On Tuesday hand he came home from work, Nahum showered, got dressed in his ironed khaki trousers and a light-blue shirt, put on the short, shabby coat that gave him the air of a poor intellectual from the previous century, polished his glasses with the corner of his handkerchief, and started for the door. Suddenly he remembered the advanced Arabic textbook that Edna had left in his apartment. He wrapped the book carefully in a plastic bag, tucked it under his arm, put on his gray cap, and left the house. Vestiges of rain were still visible in the small puddles and on the fragrant, glistening leaves of the trees. Since he was in no hurry, he took a longer path that meandered past the children's house. He still didn't know what he would say to his daughter or to David Fagan, but he hoped that something would come to him when they were face-to-face. For a moment, he imagined that the whole business between Edna and David Fagan hadn't really happened, but existed only in the malicious imaginations of Roni Shindlin and the other gossipmongers, so that when he finally arrived at David's place, he would find him as usual, sitting and drinking an afternoon coffee with some other woman -- one of his ex-wives, or Zika the teacher, or perhaps an entirely new woman. Maybe Edna wouldn't be there at all and he would simply exchange a few words with David at the door, about politics and the government, and he'd decline to stay for coffee and a chess game but instead would say goodbye and go on his way, perhaps to Edna's dorm room where he would find her reading or playing the recorder or doing homework. As always. And he'd return the book to her there.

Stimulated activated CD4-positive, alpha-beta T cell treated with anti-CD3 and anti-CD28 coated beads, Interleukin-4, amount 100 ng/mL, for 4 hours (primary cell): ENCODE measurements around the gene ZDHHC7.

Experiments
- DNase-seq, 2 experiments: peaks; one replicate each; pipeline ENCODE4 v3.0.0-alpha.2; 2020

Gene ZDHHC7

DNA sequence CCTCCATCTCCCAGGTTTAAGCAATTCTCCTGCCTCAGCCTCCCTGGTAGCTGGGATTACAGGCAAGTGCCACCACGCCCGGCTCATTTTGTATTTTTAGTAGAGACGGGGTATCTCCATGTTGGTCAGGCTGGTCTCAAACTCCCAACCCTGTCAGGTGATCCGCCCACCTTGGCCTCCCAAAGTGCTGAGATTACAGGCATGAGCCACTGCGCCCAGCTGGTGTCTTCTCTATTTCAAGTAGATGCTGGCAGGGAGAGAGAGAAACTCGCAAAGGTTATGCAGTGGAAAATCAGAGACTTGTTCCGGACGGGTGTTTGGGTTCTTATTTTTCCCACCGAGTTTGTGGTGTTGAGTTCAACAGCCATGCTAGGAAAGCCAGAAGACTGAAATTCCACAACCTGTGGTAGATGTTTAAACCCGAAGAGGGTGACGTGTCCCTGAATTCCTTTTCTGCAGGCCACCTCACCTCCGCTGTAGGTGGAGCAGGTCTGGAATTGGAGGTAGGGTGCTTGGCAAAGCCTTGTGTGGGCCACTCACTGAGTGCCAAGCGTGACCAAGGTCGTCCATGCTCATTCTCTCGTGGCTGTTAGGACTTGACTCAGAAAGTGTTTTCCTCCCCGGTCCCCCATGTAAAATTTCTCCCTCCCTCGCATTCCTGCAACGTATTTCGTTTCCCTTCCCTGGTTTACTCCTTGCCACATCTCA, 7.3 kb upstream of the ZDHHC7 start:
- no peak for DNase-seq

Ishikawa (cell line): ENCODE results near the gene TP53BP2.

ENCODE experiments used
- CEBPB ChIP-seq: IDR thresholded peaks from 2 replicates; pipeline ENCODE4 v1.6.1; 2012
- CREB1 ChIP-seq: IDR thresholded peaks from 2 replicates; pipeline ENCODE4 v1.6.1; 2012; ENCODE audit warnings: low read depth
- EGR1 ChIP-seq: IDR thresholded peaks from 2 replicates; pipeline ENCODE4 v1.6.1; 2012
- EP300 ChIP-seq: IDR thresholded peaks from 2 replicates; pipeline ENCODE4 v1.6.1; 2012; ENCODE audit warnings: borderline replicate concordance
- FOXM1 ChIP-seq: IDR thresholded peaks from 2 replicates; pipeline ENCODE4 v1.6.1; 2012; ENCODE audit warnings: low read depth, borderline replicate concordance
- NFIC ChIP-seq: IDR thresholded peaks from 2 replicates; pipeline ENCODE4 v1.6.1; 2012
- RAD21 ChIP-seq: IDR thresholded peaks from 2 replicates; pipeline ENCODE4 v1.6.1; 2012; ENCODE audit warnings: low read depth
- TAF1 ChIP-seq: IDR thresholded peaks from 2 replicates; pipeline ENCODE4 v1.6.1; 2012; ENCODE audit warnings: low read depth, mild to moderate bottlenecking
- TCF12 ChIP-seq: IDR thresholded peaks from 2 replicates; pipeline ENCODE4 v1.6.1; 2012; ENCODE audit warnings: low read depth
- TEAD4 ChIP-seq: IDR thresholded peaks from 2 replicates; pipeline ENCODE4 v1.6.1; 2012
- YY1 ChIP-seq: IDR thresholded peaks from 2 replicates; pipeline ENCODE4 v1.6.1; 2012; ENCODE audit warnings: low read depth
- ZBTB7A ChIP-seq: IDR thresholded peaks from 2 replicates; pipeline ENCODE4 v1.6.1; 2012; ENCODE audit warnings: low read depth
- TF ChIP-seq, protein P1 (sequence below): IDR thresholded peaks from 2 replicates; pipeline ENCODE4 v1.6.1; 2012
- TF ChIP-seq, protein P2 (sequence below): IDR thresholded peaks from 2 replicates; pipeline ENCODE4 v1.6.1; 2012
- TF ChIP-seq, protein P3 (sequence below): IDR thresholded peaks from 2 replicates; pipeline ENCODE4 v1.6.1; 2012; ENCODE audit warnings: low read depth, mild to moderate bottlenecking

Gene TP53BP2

Walking along, he inhaled the scent of damp earth and the faint smell of fermenting orange peel and cow dung coming from the yards and the barns. He stopped in front of the memorial to the kibbutz's fallen soldiers and saw his son's name there: Yishai Asherov, killed six years before during the army's incursion into the village of Deer al Nashaf. All eleven names on the memorial were picked out in copper letters, and Yishai was the seventh or eighth on the list. Nahum remembered how, as a child, Yishai used to say "make" instead of "snake" and "actor" instead of "tractor." He reached out and ran his fingertips along the cold copper letters. Then he turned and walked away, still not knowing what he would say, but feeling suddenly dispirited because since his youth, he'd had a soft spot in his heart for David Fagan--and even after what had happened, he still felt no anger, only embarrassment and mostly disappointment and sorrow. As he began to walk away from the memorial, the rain started again, not in sheets but in a thin, stubborn drizzle. It wet his cheeks and fogged his glasses, and he thrust the plastic-wrapped book under his worn coat to hold it close to his chest. He seemed to be pressing on his heart as if he didn't feel well. No one passed him on the path, so no one saw his hand pressed against his coat. And perhaps the unlikely relationship between Edna and David Fagan would end of its own accord in a few days. Would she come to her senses and return to her former life? Or would David quickly grow tired of her as he always grew tired of his lovers? She was, after all, a girl who had never before had a boyfriend except, so they said, for a two- or three-week flirtation with Dubi the lifeguard at the swimming pool; while David Fagan was a well-known philanderer.